North Carolina Tar Heels’ Sam Howell, Clemson Tigers’ D.J. Uiagalelei partner with Bojangles

Recurrent back problems caused Olympic swimmer Sam Howell to quit competitive swimming in 2012, leading him to a career as a personal trainer at a local Bojangles’ restaurant. Howell said his job as a gym trainer helped him stay in shape, displaying his impressive physique on social media and helping him build up a following on his Instagram page @sam_howell. Now, he’s partnering with Bojangles to raise money for the Tar Heels’ student-run organization called Habitat for Humanity.

The newest and newest! The most recent of all the sam’s! Sam Howell and D.J. Uiagalelei have teamed up to make Bojangles’ Famous Chicken ‘N Biscuits. The Bojangles Famous Chicken ‘N Biscuits will be sold at Bojangles’ starting October 18th, 2017. The reason they made this partnership is because both D.J. and Sam are from North Carolina, and they grew up eating Bojangles’ Famous Chicken ‘N Biscuits. They both love Bojangles’ Famous Chicken ‘N Biscuits and decided to partner to make the Bojangles’ Famous Chicken ‘N Biscuits and sell it for a limited time in Bojangles

North Carolina Tar Heels’ Sam Howell and Clemson Tigers’ Dj Uiagalelei, who both starred in the April 27th NCAA Men’s Basketball Championship game, recently teamed up with the world’s largest chicken restaurant chain, to support former Tar Heel and current Tigers’ D.J. Uiagalelei, who runs the Bojangles charity initiative.

North Carolina quarterback Sam Howell said before last season’s Orange Bowl that he had never eaten a steak. There will be no cheeseburgers or seafood. He said that his colleagues mocked him constantly, but he was a chicken-only guy.

Howell turned that culinary hot take into a new marketing deal on Wednesday, partnering with Bojangles in North Carolina on a new social media campaign in what is one of the most high-profile endorsements since the NCAA opened the door for all athletes to earn revenue from their name, image, and likeness (NIL) on July 1.

Howell, who grew up in Union County, North Carolina, only minutes from Bojangles’ headquarters in Charlotte, told ESPN, “I honestly believed something like this could be in play one day down the line, but I never imagined it would happen this early.” “However, it’s a once-in-a-lifetime chance, and it’s been a fun experience.”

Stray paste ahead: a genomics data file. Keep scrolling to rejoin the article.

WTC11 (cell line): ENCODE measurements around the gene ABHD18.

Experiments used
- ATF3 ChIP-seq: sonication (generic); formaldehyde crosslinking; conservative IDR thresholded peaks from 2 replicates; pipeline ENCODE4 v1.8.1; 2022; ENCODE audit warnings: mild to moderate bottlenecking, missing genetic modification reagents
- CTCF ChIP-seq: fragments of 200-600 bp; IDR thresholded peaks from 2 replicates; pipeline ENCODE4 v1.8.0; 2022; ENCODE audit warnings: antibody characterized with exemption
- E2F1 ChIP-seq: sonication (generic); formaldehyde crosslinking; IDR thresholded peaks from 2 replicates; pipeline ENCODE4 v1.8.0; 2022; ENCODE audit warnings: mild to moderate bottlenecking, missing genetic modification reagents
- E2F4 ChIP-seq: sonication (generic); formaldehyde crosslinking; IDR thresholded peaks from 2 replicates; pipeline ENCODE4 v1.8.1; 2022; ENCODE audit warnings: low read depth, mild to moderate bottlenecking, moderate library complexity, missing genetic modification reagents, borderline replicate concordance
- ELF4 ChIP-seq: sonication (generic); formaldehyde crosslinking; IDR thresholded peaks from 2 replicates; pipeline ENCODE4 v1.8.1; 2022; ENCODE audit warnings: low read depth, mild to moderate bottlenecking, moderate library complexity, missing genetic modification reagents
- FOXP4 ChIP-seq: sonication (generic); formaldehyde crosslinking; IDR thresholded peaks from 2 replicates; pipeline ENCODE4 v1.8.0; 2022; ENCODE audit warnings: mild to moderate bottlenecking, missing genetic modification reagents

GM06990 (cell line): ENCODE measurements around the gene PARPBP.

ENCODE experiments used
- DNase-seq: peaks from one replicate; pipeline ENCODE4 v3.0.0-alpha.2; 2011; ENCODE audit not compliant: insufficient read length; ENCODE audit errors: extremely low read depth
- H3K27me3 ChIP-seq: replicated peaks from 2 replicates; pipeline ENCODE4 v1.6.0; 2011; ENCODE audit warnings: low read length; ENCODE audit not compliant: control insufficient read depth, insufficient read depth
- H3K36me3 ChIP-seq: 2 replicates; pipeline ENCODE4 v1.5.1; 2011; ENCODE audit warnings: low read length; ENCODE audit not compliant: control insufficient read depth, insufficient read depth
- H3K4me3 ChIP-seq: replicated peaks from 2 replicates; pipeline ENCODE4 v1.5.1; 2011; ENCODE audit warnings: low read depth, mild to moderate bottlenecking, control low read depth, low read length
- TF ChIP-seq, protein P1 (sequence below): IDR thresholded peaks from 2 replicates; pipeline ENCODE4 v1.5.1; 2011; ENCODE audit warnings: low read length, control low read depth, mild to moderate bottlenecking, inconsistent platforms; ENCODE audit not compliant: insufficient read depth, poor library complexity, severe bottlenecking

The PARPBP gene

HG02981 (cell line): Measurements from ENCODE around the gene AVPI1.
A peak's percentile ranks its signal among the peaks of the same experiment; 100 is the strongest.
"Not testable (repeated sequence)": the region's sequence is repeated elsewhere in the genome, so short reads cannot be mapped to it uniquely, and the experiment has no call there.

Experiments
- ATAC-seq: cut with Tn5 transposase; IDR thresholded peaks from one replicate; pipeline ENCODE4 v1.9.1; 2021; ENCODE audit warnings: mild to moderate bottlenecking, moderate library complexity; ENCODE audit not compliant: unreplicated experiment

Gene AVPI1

Howell and Clemson quarterback D.J. Uiagalelei are the first college athletes to partner with Bojangles, which already works with several schools in the SEC and ACC. Both players will utilize their social media feeds to promote the brand, along with doing various in-person appearances in the coming months.

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When the new NIL regulations opened the door to sponsorships, Bojangles’ chief marketing officer Jackie Woodward said the business received a lot of requests from college players through social media. According to her, Howell and Uiagalelei offered two high-profile choices that were ideal for Bojangles’ target demographic.

“We felt that Bojangles fans are college athletics enthusiasts more than anything,” Woodward told ESPN. “This is an extension of what our consumers and fans care about.”

Since the new NIL regulations went into effect, Bojangles has been one of the most well-known companies to collaborate with collegiate players. Boost Mobile, which is partnering with Fresno State basketball stars Hanna and Haley Cavinder, and PetSmart, which is partnering with Arkansas receiver Trey Knox, are two other big-name agreements. Meanwhile, Alabama coach Nick Saban revealed Tuesday that after less than a month on the market, quarterback Bryce Young had already surpassed $1 million in NIL revenue.

Howell said that he was hesitant to enter the NIL market at first, preferring to focus on possibilities that would help both the community and his colleagues. Howell said Bojangles was a great match when he hired marketing company ESM to manage his NIL deals.

“The important thing for me was that I never wanted to be in a situation where I had to ignore my football responsibilities,” he said.

Howell is also collaborating with Table, a Chapel Hill-based organization that helps give meals to children in need. Table’s work is the focus of his debut collaboration with Bojangles.

Bojangles intends to extend its relationships with college players in the coming months, according to Woodward, who sees the NIL market as a good bridge between the restaurant’s Southeastern brand and the collegiate sports audience.

Meanwhile, Howell’s love of chicken — his favorite Bojangles meal is a Chicken Supreme combination with fries and sweet tea, he said — set the tone for the chain’s initial venture into NIL.

“That’s certainly a part of Sam’s narrative,” Woodward said, “and a part of the story we’re going to start creating together.” “Not only is he a famous chicken fan, but he also grew up in Bojangles’ backyard.”

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